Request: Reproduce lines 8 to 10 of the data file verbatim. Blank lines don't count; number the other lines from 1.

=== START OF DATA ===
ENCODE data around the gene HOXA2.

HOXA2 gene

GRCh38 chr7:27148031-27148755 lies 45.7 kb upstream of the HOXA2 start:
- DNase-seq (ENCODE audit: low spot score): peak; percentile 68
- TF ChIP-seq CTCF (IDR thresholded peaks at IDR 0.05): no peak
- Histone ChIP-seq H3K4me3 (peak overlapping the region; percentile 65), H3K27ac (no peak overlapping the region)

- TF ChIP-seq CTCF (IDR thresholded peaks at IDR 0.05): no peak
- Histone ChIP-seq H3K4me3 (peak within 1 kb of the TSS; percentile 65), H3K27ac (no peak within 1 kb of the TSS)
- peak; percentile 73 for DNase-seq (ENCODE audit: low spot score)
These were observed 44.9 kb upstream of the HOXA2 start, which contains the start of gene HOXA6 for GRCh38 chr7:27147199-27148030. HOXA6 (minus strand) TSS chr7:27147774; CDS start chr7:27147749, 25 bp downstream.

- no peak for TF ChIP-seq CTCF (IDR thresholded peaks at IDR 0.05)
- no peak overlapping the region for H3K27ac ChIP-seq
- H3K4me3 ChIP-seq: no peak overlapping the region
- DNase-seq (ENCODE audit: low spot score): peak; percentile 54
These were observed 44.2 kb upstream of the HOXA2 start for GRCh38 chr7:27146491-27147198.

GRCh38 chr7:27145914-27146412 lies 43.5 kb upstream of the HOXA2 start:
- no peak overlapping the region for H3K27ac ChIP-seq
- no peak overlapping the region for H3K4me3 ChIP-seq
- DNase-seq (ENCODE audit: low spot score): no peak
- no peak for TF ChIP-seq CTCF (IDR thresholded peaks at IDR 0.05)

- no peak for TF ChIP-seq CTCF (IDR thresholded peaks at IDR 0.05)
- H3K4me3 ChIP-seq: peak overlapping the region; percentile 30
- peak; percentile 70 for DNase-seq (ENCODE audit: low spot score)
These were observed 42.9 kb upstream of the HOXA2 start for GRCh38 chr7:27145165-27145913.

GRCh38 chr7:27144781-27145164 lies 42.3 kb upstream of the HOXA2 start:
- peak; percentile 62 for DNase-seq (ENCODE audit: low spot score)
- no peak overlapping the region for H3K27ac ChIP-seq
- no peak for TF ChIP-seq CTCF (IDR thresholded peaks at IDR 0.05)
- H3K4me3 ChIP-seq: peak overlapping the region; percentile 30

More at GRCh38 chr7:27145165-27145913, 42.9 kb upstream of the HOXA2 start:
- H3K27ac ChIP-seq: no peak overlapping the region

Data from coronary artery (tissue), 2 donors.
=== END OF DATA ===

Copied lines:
- Histone ChIP-seq H3K4me3 (peak within 1 kb of the TSS; percentile 65), H3K27ac (no peak within 1 kb of the TSS)
- peak; percentile 73 for DNase-seq (ENCODE audit: low spot score)
These were observed 44.9 kb upstream of the HOXA2 start, which contains the start of gene HOXA6 for GRCh38 chr7:27147199-27148030. HOXA6 (minus strand) TSS chr7:27147774; CDS start chr7:27147749, 25 bp downstream.